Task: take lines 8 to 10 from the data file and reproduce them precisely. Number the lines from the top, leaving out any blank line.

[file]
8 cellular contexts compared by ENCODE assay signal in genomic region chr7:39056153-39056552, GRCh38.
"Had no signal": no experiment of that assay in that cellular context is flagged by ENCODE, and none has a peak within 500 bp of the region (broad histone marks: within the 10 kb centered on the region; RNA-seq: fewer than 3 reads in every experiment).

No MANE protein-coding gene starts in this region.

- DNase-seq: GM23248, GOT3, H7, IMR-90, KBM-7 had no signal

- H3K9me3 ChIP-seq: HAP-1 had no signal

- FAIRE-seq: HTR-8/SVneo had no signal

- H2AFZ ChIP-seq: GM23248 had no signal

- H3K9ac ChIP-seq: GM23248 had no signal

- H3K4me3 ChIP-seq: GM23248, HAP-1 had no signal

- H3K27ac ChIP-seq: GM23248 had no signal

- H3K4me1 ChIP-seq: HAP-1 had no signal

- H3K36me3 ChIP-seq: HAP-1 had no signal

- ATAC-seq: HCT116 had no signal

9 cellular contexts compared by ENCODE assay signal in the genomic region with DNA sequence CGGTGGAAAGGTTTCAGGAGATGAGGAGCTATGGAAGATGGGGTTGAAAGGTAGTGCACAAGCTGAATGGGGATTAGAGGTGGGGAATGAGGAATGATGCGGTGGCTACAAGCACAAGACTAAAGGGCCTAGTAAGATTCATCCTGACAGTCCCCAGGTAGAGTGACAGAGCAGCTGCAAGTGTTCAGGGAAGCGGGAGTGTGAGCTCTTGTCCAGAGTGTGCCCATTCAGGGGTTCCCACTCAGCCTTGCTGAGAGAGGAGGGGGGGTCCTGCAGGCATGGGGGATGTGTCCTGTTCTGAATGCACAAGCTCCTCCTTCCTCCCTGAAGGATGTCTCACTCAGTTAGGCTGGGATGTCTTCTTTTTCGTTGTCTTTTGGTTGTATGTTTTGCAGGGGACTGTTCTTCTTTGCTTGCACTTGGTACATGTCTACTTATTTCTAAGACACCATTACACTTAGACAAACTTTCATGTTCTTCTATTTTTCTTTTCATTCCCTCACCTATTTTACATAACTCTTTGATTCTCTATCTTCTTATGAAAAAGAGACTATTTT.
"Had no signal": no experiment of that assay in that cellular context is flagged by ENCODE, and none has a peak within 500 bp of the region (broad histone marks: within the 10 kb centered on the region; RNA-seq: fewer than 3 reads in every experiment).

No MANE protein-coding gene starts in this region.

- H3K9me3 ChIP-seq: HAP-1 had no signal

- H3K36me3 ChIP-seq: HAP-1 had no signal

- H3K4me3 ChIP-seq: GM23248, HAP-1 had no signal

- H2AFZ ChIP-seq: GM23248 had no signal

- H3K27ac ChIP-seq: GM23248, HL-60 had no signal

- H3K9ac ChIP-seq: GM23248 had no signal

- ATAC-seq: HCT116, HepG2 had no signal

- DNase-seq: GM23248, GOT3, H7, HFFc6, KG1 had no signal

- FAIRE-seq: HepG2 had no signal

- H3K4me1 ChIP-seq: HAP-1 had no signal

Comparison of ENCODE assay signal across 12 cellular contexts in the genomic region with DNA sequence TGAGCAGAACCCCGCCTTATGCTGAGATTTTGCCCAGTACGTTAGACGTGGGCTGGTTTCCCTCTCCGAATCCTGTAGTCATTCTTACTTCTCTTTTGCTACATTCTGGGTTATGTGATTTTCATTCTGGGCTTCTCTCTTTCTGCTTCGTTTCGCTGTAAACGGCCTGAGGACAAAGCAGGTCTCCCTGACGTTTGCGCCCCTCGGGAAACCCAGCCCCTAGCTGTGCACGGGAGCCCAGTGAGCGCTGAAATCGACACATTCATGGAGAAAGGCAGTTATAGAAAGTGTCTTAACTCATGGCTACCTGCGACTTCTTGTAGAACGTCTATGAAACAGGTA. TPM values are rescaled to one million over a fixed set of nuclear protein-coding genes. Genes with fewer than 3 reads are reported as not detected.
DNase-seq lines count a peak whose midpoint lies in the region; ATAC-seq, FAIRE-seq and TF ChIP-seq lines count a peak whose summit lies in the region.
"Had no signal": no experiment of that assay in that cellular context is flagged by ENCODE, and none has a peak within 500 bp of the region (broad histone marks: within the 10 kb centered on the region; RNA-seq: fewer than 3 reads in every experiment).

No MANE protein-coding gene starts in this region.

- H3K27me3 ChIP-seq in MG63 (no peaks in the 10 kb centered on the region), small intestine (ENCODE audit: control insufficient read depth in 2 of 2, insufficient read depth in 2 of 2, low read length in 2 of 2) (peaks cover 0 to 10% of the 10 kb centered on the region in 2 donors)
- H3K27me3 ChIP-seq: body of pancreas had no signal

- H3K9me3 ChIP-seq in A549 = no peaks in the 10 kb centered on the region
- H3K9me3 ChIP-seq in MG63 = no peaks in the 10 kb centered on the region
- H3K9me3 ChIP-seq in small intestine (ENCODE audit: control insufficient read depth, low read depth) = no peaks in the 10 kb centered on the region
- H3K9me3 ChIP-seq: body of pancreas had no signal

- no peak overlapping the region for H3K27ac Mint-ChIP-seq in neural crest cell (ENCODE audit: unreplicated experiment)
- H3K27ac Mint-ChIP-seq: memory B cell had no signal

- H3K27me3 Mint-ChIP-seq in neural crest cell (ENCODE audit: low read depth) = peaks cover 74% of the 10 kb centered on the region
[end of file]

- H3K9ac ChIP-seq: GM23248 had no signal

- H3K4me3 ChIP-seq: GM23248, HAP-1 had no signal

- H3K27ac ChIP-seq: GM23248 had no signal